and Robert Kolker

Oprah’s Book Club on Facebook

Anyone who knows me knows Oprah has been my Queen for over three decades! She first opened my (and soon the world’s) eyes to understanding everyone has a story worth telling back in 1986. Oprah Winfrey, a little black girl with big dreams-turned self-made powerhouse against all odds, showed me (us) how everyone wants and deserves to have a voice and to find meaning in their life.

The Oprah Show was the backdrop of my teens, twenties, and thirties, first watched live or recorded on VHS and later Tivoed or DVR’d. For all 25 seasons, as I…


What a Group Chat Taught Me about the Importance of Friendship on Our Health and Happiness

My Girlfriends and Me (snake print shirt) at Pinz Bowling Alley, Studio City, December 2019

Are you ready for some really great news? Getting together with a friend is not only fun, but it’s also great for your health and happiness.

We all know how important our Dear Family is but our friends might prove to be even more important, especially as we age. Research published in the journal Personal Relationships studied more than 270,000 people in nearly 100 countries and found both family and friend relationships were associated with better health and happiness. The benefits remained over a lifetime for people who reported strong friendships. …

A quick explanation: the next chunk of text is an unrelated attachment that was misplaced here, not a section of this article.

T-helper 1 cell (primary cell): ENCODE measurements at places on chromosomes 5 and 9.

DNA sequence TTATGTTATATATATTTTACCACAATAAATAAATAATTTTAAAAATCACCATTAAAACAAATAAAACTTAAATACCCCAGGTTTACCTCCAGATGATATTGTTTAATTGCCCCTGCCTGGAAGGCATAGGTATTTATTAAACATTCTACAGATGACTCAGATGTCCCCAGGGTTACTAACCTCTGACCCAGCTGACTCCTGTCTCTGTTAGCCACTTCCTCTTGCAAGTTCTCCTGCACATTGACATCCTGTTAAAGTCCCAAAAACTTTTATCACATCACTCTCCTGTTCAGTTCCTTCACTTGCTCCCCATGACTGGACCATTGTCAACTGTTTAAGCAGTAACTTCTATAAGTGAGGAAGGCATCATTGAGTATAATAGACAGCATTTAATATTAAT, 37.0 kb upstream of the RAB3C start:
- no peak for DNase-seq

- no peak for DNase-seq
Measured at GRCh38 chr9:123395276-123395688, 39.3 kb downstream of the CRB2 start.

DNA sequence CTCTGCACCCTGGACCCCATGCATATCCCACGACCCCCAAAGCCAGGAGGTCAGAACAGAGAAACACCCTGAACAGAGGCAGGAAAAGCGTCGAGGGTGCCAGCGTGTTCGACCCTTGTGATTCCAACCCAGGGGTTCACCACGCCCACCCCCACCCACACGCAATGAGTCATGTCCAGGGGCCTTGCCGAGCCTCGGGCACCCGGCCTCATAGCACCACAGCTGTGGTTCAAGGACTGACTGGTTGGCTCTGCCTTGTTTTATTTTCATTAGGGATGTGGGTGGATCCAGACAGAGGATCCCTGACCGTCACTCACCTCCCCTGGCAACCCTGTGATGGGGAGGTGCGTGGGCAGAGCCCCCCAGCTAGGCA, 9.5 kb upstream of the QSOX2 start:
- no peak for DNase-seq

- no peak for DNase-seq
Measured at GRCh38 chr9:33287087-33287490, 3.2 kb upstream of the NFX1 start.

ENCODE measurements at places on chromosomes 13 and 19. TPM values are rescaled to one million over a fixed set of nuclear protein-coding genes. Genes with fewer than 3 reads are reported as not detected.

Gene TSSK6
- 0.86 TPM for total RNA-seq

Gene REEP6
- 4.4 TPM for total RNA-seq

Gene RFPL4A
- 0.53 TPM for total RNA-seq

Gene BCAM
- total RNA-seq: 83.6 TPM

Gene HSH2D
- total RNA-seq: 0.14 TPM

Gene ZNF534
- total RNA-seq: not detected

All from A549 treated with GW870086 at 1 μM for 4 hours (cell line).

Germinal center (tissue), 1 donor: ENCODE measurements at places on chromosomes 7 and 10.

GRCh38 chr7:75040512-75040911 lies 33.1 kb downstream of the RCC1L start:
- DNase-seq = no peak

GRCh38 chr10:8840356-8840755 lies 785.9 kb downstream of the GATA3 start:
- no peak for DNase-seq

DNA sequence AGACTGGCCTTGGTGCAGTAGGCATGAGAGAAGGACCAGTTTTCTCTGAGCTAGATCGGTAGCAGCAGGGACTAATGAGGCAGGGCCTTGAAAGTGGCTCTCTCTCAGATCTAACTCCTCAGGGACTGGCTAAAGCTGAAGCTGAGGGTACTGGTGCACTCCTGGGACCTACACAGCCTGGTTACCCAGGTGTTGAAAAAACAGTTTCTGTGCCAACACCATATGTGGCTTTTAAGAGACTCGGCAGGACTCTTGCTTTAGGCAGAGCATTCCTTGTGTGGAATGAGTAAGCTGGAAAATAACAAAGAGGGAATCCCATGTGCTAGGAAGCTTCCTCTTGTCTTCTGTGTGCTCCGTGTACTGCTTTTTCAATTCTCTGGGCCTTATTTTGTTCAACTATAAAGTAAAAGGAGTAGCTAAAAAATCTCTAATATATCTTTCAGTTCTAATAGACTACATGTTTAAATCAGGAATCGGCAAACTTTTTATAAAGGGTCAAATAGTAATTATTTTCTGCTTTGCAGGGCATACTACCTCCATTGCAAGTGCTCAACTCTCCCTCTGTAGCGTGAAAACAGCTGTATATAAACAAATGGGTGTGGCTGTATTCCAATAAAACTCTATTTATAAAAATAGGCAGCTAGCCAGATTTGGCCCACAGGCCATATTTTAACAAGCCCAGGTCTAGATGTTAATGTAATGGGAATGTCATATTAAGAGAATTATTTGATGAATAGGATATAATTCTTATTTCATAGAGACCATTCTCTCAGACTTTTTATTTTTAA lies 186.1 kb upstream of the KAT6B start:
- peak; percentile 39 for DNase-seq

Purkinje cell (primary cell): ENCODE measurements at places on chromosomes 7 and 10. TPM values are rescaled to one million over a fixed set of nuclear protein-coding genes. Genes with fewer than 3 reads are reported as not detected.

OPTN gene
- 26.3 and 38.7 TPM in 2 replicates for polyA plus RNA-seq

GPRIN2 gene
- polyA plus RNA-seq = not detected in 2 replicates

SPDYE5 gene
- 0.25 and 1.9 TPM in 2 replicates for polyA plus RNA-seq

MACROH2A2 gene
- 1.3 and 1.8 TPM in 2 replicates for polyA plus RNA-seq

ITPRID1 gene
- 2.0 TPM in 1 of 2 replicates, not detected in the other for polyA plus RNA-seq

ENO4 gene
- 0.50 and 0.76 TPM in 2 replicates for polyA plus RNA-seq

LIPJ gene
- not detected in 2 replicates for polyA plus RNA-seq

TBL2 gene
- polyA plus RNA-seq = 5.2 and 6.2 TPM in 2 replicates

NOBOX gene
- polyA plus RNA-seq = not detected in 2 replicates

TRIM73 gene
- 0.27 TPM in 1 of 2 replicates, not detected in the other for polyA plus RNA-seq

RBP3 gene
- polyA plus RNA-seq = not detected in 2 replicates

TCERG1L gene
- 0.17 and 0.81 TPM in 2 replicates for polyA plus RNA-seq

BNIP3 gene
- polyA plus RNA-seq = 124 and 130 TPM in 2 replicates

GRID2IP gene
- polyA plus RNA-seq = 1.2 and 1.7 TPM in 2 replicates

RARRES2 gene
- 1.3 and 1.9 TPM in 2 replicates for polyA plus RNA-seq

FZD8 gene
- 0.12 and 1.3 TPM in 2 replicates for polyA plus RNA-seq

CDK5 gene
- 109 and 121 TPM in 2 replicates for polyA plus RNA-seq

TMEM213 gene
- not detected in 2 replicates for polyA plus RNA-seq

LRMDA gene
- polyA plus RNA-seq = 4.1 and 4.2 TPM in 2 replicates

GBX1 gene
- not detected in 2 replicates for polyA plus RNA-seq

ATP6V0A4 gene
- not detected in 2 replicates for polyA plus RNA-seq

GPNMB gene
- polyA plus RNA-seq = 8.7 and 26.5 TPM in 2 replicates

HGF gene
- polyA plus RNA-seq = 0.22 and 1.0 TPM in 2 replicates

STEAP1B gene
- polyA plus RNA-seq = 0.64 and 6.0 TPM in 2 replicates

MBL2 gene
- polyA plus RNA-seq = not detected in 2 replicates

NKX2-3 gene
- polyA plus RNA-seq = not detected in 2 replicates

Only During a Worldwide Pandemic

Milk Bar’s Birthday Cake mural on my birthday, Los Angeles 2019

Seventeen years ago, I was 33 and the year was 2004. A highlight of my day was watching the Oprah Winfrey Show. I set it to the number one position to record on Tivo, insuring nothing superseded it so I didn’t miss one. I’d look forward to the time I could put my baby down for a mid-day nap to watch the day’s previous episode. Or I’d watch that day’s episode in the evening after putting my baby down for the night. Sitting cross-legged on my couch, I’d give my full attention to my hero…


Photo by Oscar Sutton on Unsplash

Thirty-two students from a charter school in Los Angeles would watch me present from their home computers, unable to have let off steam during recess, unable to socialize and run around with their friends beforehand. I was excited and a little nervous to give my first Zoom lesson to middle schoolers. I’d presented to high schoolers, parents, teachers, and staff virtually since the pandemic started, but this was different. My new audience was made up of a classroom of impressionable 8th graders joining me during their health class period.